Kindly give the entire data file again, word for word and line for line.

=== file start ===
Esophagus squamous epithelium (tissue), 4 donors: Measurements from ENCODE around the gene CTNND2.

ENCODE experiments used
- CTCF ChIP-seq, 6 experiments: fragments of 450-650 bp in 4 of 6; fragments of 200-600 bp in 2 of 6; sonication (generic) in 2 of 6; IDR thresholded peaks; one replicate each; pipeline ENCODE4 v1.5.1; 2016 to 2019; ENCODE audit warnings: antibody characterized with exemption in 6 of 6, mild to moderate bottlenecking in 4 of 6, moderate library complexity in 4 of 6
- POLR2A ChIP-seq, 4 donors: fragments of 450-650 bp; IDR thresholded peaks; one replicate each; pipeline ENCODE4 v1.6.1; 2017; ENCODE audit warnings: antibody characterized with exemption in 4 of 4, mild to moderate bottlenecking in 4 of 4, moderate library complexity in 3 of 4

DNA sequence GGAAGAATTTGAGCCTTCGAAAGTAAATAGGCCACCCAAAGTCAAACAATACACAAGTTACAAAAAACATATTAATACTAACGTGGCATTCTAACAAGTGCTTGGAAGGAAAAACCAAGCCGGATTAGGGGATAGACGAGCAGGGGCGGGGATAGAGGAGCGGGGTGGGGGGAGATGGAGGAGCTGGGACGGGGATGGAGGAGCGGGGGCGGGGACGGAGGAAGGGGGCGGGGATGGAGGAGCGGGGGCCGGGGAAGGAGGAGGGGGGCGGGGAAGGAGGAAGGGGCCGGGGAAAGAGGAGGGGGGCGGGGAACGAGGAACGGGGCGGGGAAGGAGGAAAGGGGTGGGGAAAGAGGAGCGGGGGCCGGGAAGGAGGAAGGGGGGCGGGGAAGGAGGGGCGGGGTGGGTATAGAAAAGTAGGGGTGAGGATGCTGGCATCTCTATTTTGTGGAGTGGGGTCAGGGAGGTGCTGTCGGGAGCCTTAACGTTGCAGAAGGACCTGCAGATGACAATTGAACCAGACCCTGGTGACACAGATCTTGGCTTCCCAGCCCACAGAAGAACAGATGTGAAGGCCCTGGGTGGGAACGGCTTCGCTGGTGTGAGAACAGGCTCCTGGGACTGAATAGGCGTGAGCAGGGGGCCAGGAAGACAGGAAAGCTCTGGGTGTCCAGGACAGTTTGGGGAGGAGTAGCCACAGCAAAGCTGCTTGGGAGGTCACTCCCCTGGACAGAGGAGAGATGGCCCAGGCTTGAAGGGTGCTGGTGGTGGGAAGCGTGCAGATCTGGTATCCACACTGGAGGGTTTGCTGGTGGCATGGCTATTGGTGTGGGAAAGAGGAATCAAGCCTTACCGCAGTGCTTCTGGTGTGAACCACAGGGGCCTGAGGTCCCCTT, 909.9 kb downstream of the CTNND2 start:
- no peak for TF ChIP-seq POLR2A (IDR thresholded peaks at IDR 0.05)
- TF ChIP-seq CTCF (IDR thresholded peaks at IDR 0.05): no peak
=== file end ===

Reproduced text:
Esophagus squamous epithelium (tissue), 4 donors: Measurements from ENCODE around the gene CTNND2.

ENCODE experiments used
- CTCF ChIP-seq, 6 experiments: fragments of 450-650 bp in 4 of 6; fragments of 200-600 bp in 2 of 6; sonication (generic) in 2 of 6; IDR thresholded peaks; one replicate each; pipeline ENCODE4 v1.5.1; 2016 to 2019; ENCODE audit warnings: antibody characterized with exemption in 6 of 6, mild to moderate bottlenecking in 4 of 6, moderate library complexity in 4 of 6
- POLR2A ChIP-seq, 4 donors: fragments of 450-650 bp; IDR thresholded peaks; one replicate each; pipeline ENCODE4 v1.6.1; 2017; ENCODE audit warnings: antibody characterized with exemption in 4 of 4, mild to moderate bottlenecking in 4 of 4, moderate library complexity in 3 of 4

DNA sequence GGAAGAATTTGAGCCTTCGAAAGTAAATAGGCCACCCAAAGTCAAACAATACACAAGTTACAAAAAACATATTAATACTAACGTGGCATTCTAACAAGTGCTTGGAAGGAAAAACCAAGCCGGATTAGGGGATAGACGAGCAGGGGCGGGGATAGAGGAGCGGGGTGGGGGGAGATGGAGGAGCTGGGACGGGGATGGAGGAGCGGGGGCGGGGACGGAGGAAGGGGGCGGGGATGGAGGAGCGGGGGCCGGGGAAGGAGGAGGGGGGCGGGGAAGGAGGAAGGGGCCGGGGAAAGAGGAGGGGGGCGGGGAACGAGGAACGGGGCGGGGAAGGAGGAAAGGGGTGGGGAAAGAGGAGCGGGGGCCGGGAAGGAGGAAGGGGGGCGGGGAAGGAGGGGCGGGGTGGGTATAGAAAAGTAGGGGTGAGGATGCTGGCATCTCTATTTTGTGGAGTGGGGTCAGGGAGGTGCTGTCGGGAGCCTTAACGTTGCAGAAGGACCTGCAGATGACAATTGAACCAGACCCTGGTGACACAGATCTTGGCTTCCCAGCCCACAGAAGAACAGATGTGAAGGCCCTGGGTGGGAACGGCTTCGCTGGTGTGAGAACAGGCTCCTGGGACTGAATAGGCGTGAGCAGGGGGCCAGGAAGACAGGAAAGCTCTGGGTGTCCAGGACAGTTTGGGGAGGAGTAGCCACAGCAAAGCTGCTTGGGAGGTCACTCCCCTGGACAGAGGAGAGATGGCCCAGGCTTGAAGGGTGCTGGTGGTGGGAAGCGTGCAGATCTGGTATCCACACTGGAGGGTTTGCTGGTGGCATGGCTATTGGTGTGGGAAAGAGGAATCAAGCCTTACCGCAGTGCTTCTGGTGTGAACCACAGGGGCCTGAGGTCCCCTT, 909.9 kb downstream of the CTNND2 start:
- no peak for TF ChIP-seq POLR2A (IDR thresholded peaks at IDR 0.05)
- TF ChIP-seq CTCF (IDR thresholded peaks at IDR 0.05): no peak